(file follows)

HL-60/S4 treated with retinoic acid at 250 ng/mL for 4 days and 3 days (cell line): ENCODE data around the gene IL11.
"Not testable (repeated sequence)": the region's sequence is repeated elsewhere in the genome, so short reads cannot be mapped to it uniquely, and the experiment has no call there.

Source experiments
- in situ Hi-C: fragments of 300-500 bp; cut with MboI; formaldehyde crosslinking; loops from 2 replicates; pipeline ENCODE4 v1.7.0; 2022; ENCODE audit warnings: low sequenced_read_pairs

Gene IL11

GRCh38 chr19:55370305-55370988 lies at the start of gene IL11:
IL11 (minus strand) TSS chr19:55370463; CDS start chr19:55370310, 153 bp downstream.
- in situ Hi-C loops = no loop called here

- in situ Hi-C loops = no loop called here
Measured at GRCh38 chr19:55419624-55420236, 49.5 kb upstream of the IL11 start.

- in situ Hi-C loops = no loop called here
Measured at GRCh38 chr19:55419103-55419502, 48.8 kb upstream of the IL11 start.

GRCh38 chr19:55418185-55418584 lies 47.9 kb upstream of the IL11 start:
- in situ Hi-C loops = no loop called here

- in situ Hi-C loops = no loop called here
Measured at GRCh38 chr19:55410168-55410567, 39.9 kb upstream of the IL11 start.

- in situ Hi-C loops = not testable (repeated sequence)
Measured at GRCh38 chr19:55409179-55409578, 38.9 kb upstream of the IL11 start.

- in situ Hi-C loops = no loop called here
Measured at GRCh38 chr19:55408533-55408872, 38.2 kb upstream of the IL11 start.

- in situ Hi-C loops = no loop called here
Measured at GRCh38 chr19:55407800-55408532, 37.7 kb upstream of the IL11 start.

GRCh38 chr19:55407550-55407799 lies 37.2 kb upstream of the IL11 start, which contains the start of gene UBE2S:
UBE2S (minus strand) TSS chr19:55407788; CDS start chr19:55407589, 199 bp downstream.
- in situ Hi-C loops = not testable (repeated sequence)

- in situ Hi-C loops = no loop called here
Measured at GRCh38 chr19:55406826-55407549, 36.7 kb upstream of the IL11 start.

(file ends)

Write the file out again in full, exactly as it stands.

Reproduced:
HL-60/S4 treated with retinoic acid at 250 ng/mL for 4 days and 3 days (cell line): ENCODE data around the gene IL11.
"Not testable (repeated sequence)": the region's sequence is repeated elsewhere in the genome, so short reads cannot be mapped to it uniquely, and the experiment has no call there.

Source experiments
- in situ Hi-C: fragments of 300-500 bp; cut with MboI; formaldehyde crosslinking; loops from 2 replicates; pipeline ENCODE4 v1.7.0; 2022; ENCODE audit warnings: low sequenced_read_pairs

Gene IL11

GRCh38 chr19:55370305-55370988 lies at the start of gene IL11:
IL11 (minus strand) TSS chr19:55370463; CDS start chr19:55370310, 153 bp downstream.
- in situ Hi-C loops = no loop called here

- in situ Hi-C loops = no loop called here
Measured at GRCh38 chr19:55419624-55420236, 49.5 kb upstream of the IL11 start.

- in situ Hi-C loops = no loop called here
Measured at GRCh38 chr19:55419103-55419502, 48.8 kb upstream of the IL11 start.

GRCh38 chr19:55418185-55418584 lies 47.9 kb upstream of the IL11 start:
- in situ Hi-C loops = no loop called here

- in situ Hi-C loops = no loop called here
Measured at GRCh38 chr19:55410168-55410567, 39.9 kb upstream of the IL11 start.

- in situ Hi-C loops = not testable (repeated sequence)
Measured at GRCh38 chr19:55409179-55409578, 38.9 kb upstream of the IL11 start.

- in situ Hi-C loops = no loop called here
Measured at GRCh38 chr19:55408533-55408872, 38.2 kb upstream of the IL11 start.

- in situ Hi-C loops = no loop called here
Measured at GRCh38 chr19:55407800-55408532, 37.7 kb upstream of the IL11 start.

GRCh38 chr19:55407550-55407799 lies 37.2 kb upstream of the IL11 start, which contains the start of gene UBE2S:
UBE2S (minus strand) TSS chr19:55407788; CDS start chr19:55407589, 199 bp downstream.
- in situ Hi-C loops = not testable (repeated sequence)

- in situ Hi-C loops = no loop called here
Measured at GRCh38 chr19:55406826-55407549, 36.7 kb upstream of the IL11 start.